A SpaceX rocket soared into the California morning sky to deliver two mini-fleets of satellites into orbit, then landed at sea on Friday (May 20), capturing amazing video along the way.
The Falcon 9 rocket, topped with 21 satellites for the companies Iridium and OneWeb, lifted off from Space Launch Complex 4 East Vandenberg Space Force Base in California at 9:16 a.m. EDT (1316GMT; 6:16 a.m. local California time).
The successful launch came one day after a last-minute abort on Friday, when SpaceX called off the flight just 55 seconds before liftoff.
"Since then, the teams have completed checkouts on the vehicle and the ground systems and we're looking good going into today's attempt," SpaceX operations engineer Siva Bharadvaj said during the company's launch commentary.
Indeed, the launch went smoothly aside from foggy ground weather, with the Falcon 9 rocket punching through the low clouds over Vandenberg and soaring into a stunning morning sky, broadcasting stunning video of its Earth departure (and subsequent return).
The Falcon 9's first stage returned to Earth about nine minutes after liftoff, touching down on the SpaceX droneship Of Course I Still Love You stationed in the Pacific Ocean. It was the 11th launch and landing for this particular booster, and the 193rd landing of a SpaceX orbital class rocket, according to Bharadvaj and a mission description.
The rocket's upper stage, meanwhile, continued carrying the satellites — five belonging to Iridium and the other 16 to OneWeb — to low Earth orbit. They were all expected to be deployed over a 30-minute period scheduled to begin about an hour after liftoff. SpaceX used a Merlin engine with a shortened nozzle on this flight due to its payload needs.
"The shortened nozzle made its debut on the Transporter 7 mission," Bharadvaj said. "It'll continue to be used on missions that don't need quite as much performance to get to their final destination."
Fifteen of the OneWeb satellites will further build out the company's broadband constellation in low Earth orbit. The 16th is a technology demonstrator known as JoeySat.
"JoeySat contains several new technologies, including a digitally regenerative payload and demonstration of multi-beam electronically steered phased array antennas," OneWeb wrote in a mission description.
SpaceX has already launched three batches of OneWeb internet satellites, sending 40 spacecraft skyward on each of those previous missions.
The five Iridium satellites are spares that will provide further backup for the company's 66 currently operational telecom satellites. (Iridium already has nine spare satellites in orbit.)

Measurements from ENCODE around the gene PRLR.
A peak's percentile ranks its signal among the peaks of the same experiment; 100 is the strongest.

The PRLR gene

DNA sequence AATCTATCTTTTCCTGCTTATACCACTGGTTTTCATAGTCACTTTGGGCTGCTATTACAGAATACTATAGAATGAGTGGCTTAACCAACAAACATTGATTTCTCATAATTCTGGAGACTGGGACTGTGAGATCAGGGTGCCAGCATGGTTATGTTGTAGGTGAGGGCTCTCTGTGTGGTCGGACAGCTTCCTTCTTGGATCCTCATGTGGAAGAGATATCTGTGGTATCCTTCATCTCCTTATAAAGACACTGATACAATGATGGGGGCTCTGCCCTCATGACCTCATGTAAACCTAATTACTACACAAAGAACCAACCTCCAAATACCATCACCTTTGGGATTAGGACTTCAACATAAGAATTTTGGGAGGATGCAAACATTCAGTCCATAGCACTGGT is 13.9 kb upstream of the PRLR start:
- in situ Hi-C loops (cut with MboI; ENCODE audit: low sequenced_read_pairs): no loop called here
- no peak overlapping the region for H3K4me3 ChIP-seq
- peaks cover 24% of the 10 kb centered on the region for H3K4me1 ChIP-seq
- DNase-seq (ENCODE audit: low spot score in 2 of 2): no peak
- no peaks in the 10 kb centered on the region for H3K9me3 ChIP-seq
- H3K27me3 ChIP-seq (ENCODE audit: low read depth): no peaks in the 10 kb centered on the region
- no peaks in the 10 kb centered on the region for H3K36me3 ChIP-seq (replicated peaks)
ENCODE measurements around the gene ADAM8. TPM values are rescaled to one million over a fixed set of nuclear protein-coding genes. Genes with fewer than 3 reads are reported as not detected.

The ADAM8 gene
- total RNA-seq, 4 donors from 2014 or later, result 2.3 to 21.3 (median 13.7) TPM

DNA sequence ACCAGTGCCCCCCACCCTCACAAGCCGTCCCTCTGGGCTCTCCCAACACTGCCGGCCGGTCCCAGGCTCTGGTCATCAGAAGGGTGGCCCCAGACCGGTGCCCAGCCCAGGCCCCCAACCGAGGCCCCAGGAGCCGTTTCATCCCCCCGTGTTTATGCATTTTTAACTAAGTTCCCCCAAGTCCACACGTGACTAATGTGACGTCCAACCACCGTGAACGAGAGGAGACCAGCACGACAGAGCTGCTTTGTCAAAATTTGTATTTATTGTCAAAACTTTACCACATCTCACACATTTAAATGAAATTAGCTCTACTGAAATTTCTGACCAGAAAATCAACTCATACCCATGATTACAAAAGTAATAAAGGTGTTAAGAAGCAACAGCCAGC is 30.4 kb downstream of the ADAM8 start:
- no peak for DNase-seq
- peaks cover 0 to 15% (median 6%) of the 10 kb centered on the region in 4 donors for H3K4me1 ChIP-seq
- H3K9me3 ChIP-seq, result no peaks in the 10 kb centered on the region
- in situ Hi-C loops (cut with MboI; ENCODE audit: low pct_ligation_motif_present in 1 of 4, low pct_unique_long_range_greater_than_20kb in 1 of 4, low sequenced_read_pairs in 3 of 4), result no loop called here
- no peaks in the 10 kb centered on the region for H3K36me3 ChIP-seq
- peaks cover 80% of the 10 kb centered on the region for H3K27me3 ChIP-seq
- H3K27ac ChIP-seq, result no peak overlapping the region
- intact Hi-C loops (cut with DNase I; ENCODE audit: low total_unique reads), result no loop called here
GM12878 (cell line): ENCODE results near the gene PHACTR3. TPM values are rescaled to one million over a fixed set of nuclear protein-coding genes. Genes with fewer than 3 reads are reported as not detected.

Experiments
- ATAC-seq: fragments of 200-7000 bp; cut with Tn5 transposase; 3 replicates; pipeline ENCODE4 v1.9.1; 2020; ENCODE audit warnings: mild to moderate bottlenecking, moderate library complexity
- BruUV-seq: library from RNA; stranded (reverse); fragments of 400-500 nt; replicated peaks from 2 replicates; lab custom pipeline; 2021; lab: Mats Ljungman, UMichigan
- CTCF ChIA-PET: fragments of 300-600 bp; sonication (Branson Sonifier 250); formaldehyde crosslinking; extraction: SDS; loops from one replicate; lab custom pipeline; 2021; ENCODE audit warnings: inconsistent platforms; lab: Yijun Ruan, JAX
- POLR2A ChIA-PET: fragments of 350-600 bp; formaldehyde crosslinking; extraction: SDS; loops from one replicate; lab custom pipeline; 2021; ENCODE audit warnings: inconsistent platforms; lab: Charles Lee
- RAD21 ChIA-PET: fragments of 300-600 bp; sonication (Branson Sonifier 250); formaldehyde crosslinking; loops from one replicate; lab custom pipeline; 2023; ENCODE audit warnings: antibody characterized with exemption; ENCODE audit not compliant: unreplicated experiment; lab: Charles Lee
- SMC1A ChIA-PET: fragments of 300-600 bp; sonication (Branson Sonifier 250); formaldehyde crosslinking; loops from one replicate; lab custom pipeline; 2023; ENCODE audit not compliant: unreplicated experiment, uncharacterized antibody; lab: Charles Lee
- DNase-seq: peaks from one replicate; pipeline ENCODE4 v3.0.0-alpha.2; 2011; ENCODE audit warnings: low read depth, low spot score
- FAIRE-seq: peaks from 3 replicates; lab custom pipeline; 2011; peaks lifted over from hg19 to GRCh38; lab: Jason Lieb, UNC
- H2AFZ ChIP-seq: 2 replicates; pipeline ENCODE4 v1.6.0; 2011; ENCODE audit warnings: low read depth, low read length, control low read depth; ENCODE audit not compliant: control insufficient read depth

"Our constellation is incredibly healthy; however, the spare satellites have no utility to us on the ground," Iridium CEO Matt Desch said in a statement in September 2022, when this SpaceX launch was announced.
"We built extra satellites as an insurance policy, and with SpaceX's stellar track record, we look forward to another successful launch, which will position us even better to replicate the longevity of our first constellation," he added.
This launch will be the second in rapid succession for SpaceX. The company also launched 22 of its own Starlink "V2 mini" internet satellites from Florida's Space Coast on Friday.
And SpaceX isn't finished for the weekend.
On Sunday (May 21), the company will launch its third rocket in three days, this time to fly four private astronauts to the International Space Station for the commercial company Axiom Space. Called the Ax-2 mission, the flight is commanded by former NASA astronaut Peggy Whitson, with paying customer John Shoffner serving as pilot.
Saudi Arabia is flying two astronauts on the mission, Ali AlQarni and Rayyanah Barnawi, with Barnawi becoming the first Saudi woman to fly in space. You can follow the mission on Space.com with our Ax-2 mission live updates page. Liftoff is set for 5:37 p.m. EDT (2137 GMT) on Sunday.
Saturday's launch marked SpaceX's 33rd launch of 2023 and its 238th launch overall.
Mike Wall is the author of "Out There" (Grand Central Publishing, 2018; illustrated by Karl Tate), a book about the search for alien life. Follow him on Twitter @michaeldwall. Follow us @Spacedotcom, or on Facebook and Instagram.
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Michael Wall is a Senior Space Writer with Space.com and joined the team in 2010. He primarily covers exoplanets, spaceflight and military space, but has been known to dabble in the space art beat. His book about the search for alien life, "Out There," was published on Nov. 13, 2018. Before becoming a science writer, Michael worked as a herpetologist and wildlife biologist. He has a Ph.D. in evolutionary biology from the University of Sydney, Australia, a bachelor's degree from the University of Arizona, and a graduate certificate in science writing from the University of California, Santa Cruz. To find out what his latest project is, you can follow Michael on Twitter.